View Dyslexie font  |  View high contrast
Subscribe to the ADCET newsletter

Health Practitioner Reports and Access Plans

A person with disability has the right to access and participate in education and training in the same way as any other students. Under the Disability Discrimination Act all education and training service providers are required to ensure students with disability have access to education on an equal basis as students without disability and receive reasonable adjustments to enable their participation in essential course work.

You may require some study related reasonable adjustments or supports to assist you with your post-secondary education or training.

Most providers will have a disability practitioner employed in the student support services area to assist develop a unique access plan that will outline the reasonable adjustments and support to assist you participate in your studies.

What is an Access Plan?

An access plan (e.g., Learning Access Plan (LAP) or Integration Plan) is a document produced by the disability practitioner in consultation with you.

It is important to understand the nature of your disability and/or medical condition and how it impacts on your ability to undertake study. For instance, an Autism Spectrum Condition (ASC) student may have particular difficulty with scheduling and organising tasks associated with study or a wheelchair user may need modified equipment for lab-based activities.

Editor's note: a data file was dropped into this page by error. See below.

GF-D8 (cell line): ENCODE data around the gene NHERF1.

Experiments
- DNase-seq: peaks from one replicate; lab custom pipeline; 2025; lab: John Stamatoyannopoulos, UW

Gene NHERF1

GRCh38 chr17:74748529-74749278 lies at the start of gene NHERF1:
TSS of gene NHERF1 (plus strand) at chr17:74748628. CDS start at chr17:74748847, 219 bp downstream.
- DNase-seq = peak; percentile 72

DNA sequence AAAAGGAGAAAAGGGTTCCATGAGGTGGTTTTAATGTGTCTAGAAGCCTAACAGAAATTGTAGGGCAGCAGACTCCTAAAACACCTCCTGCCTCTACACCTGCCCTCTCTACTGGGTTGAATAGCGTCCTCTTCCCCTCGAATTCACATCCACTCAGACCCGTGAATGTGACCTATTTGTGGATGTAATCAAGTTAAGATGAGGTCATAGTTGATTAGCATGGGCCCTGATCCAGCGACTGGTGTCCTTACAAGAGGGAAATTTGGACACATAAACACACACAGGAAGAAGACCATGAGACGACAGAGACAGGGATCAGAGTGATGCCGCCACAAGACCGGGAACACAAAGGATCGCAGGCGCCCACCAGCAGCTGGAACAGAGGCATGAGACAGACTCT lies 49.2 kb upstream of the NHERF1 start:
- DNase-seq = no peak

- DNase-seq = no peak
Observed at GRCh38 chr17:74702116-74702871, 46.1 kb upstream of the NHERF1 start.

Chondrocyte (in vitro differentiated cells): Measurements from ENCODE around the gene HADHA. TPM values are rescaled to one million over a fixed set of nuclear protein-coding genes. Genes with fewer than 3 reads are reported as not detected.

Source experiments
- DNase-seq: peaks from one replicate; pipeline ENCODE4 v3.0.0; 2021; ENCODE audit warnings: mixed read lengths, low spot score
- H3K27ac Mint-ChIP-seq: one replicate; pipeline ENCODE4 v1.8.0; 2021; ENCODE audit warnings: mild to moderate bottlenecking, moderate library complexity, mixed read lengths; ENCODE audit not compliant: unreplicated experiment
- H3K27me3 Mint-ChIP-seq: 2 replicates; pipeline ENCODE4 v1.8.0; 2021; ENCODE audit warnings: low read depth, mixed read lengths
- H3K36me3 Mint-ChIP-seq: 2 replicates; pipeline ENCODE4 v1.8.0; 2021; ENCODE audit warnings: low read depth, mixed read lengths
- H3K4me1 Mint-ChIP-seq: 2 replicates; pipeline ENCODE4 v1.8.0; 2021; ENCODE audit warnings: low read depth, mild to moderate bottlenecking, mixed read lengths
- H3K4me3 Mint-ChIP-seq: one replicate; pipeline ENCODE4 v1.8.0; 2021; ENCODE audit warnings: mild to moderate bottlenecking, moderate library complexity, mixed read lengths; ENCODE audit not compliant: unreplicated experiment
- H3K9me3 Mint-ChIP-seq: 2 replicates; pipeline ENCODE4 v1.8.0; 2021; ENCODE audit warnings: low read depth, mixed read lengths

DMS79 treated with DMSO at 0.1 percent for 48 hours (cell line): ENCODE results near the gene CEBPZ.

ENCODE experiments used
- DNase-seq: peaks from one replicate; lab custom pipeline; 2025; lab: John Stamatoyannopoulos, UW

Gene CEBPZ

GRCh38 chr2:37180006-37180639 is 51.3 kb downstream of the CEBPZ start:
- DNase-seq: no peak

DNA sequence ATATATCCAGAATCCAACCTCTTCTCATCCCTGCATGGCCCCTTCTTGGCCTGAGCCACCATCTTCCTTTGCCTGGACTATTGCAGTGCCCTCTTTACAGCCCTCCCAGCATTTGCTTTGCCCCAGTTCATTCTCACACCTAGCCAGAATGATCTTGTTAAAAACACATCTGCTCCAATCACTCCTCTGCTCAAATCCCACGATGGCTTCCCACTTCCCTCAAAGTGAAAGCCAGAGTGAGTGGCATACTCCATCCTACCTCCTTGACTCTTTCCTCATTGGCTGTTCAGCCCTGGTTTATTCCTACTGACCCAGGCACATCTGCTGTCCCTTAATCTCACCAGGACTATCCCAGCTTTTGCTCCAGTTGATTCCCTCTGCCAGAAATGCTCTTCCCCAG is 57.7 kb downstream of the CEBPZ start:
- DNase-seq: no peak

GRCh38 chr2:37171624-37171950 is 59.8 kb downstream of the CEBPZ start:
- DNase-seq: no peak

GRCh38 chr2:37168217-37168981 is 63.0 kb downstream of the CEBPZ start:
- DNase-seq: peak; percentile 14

Reasonable Adjustments

The plan will detail the academic adjustments required at your provider and will be based on information provided by yourself and a report from your health practitioner (see information on Health Practitioner Reports below).

Common reasonable adjustments may include assistance from others, additional time for exams or assessment, provision of equipment, assistive technology support, education materials in alternative formats or adjustments to class schedules.

Examples of reasonable adjustments may include, but are not limited to, the following:

  • additional reading/perusal time and/or writing/typing time for exams
  • provision of a scribe, notetaker or participation assistant
  • specific software or assistive technologies
  • modified equipment
  • alternative forms of assessment to test knowledge
  • assistance with study skills, and
  • lecture notes or other material provided in different formats.

Your access plan can be reviewed at any stage by yourself or the disability practitioner. In many cases, your access plan may need periodic reviews as you progress through your studies to ensure the Plan accommodates different subjects or activities e.g., activities with practical components, work-integrated learning activities, different assessment items etc).

Health Practitioner Report (HPR)

Most post-secondary education providers, through the disability practitioner (DP), will require current supporting documentation of disability/medical condition on which the provider can base any academic adjustments to be made.

You will mostly likely be asked to provide a report, completed by your health practitioner, which will specify the nature and severity of your disability/medical condition, any medications currently prescribed and any possible effects of your condition or medication on your studies.

In addition, the health practitioner will make recommendations on the academic adjustments required and note any additional relevant information which may be useful.

This HPR must be provided upon request to the DP to start the conversation with you about developing a unique educational access plan.